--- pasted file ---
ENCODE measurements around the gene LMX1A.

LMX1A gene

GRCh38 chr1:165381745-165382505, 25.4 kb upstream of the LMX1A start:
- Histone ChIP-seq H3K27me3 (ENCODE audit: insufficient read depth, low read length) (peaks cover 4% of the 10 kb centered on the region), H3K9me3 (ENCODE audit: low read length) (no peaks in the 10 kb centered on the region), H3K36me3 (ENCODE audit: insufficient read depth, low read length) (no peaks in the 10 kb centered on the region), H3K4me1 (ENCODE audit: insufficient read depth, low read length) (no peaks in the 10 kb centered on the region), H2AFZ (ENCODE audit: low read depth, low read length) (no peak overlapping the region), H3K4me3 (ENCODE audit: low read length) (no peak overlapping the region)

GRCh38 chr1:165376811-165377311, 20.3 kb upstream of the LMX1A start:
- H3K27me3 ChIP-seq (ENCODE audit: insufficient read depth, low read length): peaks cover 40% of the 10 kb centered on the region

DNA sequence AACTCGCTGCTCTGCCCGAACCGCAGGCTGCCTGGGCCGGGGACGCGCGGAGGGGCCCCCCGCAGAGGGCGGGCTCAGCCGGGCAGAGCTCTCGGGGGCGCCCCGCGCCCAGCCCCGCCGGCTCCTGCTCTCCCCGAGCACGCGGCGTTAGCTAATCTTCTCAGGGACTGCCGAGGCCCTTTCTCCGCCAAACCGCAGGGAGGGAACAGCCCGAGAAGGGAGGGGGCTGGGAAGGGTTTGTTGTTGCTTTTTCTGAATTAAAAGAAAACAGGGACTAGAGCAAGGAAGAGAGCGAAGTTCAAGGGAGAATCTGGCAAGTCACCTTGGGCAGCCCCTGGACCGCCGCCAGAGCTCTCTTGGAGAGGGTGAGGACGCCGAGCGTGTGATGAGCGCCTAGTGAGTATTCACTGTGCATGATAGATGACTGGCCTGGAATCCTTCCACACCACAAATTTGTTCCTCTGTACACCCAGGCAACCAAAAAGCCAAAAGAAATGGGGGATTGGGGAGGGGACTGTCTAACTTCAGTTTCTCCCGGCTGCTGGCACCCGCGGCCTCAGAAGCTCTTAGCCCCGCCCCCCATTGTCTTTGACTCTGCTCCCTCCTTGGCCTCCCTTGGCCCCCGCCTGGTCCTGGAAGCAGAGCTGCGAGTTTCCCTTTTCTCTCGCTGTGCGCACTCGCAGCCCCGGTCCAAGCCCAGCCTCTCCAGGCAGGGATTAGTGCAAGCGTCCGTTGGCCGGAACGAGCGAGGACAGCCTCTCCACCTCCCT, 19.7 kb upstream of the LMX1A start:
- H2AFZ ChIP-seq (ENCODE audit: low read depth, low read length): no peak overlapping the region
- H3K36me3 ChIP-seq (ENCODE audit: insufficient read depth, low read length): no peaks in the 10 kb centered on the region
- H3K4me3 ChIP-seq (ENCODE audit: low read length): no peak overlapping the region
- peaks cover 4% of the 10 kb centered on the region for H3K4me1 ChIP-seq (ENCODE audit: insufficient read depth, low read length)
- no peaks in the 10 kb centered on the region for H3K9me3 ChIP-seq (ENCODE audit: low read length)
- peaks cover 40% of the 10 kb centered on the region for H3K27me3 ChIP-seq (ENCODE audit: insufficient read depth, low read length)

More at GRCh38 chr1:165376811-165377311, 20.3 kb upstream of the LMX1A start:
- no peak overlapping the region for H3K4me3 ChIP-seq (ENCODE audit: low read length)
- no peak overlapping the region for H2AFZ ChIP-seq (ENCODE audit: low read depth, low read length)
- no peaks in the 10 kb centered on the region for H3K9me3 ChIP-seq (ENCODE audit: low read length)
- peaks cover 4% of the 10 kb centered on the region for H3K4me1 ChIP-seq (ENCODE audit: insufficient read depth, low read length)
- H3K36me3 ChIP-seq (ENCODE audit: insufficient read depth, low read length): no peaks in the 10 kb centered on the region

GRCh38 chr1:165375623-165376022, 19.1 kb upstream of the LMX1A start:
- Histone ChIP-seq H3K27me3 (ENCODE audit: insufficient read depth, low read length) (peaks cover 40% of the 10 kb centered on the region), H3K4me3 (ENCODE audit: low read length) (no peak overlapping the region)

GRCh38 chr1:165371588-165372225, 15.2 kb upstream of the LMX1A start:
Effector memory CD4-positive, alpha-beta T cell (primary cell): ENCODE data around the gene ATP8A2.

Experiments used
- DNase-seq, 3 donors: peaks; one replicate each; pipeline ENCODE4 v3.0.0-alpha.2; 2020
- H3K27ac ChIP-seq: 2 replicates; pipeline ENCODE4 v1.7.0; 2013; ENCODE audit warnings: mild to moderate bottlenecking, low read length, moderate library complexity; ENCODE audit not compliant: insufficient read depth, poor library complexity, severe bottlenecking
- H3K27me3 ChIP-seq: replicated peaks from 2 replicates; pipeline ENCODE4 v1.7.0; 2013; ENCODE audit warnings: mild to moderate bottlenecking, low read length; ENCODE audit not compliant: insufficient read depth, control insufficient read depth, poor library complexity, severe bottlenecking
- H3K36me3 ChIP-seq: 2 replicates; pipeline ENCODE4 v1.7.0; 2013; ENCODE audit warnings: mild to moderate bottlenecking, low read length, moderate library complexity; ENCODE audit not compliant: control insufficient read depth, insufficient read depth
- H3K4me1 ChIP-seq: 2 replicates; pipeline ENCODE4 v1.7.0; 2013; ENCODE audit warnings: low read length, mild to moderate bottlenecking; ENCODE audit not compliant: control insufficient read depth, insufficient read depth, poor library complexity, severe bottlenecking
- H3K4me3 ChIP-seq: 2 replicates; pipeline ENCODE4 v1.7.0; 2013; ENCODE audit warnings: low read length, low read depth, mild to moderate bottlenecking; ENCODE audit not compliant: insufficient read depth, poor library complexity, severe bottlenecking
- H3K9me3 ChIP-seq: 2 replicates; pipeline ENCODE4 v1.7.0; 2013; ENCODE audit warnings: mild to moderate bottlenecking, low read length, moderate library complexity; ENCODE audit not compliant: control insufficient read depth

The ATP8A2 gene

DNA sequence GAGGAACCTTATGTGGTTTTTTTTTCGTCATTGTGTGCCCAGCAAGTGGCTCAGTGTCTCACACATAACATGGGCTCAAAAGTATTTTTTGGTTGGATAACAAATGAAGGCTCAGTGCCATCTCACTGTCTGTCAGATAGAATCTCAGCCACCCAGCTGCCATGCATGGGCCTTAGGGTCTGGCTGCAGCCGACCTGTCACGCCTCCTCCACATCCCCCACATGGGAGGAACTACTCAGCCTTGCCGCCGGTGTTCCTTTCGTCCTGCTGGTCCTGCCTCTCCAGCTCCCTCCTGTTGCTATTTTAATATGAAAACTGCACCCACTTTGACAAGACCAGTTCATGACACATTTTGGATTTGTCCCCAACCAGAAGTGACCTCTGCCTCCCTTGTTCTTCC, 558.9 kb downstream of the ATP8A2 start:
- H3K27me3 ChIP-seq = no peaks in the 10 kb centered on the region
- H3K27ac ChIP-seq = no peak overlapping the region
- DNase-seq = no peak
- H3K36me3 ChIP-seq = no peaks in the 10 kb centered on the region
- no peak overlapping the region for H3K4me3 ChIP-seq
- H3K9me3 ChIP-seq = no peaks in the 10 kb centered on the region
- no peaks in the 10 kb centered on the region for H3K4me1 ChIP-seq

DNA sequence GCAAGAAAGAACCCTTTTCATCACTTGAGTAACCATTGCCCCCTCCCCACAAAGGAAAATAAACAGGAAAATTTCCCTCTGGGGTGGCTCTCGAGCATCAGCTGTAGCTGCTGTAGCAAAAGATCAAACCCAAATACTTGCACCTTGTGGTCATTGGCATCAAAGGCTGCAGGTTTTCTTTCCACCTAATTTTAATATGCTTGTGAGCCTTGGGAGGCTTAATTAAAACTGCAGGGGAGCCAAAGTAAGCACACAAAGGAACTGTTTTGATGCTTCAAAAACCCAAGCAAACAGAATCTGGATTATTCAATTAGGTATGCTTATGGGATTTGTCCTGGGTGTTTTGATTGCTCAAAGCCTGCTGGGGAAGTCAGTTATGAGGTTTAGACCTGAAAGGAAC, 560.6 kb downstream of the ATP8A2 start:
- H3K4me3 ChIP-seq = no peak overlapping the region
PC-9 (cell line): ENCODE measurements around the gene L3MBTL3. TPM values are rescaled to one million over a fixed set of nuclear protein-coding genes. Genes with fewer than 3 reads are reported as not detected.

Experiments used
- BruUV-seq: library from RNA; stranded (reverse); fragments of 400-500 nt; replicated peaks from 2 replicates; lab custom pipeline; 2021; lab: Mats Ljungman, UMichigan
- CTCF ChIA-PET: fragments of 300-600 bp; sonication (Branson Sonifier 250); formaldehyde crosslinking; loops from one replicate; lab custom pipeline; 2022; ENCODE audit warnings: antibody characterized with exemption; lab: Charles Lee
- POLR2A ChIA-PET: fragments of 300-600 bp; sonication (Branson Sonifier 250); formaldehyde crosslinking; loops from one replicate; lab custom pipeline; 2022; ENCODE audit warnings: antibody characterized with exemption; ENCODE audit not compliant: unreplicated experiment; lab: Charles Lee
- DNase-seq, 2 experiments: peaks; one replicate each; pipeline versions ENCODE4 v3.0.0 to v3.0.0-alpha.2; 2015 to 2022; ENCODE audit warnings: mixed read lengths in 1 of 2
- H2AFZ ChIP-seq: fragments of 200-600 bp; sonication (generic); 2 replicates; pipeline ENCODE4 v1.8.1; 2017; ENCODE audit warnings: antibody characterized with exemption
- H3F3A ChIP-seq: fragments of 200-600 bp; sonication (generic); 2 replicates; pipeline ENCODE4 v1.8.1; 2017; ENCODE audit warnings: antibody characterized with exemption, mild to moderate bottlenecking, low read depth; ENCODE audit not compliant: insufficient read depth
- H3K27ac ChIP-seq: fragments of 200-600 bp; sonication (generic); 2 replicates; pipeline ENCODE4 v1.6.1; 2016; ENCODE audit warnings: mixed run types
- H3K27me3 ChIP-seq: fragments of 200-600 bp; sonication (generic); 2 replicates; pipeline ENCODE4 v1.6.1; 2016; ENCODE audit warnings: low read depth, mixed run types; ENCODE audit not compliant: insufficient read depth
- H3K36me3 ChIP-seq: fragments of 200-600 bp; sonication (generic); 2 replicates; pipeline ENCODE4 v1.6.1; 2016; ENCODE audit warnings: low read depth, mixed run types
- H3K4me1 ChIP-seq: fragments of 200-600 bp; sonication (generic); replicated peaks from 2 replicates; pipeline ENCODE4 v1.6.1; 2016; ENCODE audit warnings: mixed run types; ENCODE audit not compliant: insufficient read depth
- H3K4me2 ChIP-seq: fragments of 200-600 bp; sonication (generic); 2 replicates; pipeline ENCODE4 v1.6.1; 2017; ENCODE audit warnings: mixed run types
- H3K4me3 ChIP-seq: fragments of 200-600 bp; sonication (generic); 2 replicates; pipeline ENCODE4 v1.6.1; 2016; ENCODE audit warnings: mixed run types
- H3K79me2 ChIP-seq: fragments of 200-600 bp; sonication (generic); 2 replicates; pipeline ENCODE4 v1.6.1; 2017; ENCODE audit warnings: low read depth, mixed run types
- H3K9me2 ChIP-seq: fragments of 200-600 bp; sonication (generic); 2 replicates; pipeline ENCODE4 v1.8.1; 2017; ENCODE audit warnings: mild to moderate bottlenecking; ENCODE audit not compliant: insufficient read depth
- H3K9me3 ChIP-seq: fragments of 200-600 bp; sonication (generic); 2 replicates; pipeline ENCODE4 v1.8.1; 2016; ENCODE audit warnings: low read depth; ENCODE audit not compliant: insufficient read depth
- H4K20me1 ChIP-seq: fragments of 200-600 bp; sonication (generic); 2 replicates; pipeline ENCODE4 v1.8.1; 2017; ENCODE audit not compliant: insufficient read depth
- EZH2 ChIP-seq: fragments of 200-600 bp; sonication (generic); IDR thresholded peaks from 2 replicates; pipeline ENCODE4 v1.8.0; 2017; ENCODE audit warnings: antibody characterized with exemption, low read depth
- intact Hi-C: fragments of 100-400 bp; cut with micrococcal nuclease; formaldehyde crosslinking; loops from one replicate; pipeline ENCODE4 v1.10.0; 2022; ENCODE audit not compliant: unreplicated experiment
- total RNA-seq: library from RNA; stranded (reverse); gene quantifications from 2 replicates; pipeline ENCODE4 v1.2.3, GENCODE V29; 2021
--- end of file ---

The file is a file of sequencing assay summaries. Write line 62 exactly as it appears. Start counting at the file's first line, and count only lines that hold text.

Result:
- intact Hi-C: fragments of 100-400 bp; cut with micrococcal nuclease; formaldehyde crosslinking; loops from one replicate; pipeline ENCODE4 v1.10.0; 2022; ENCODE audit not compliant: unreplicated experiment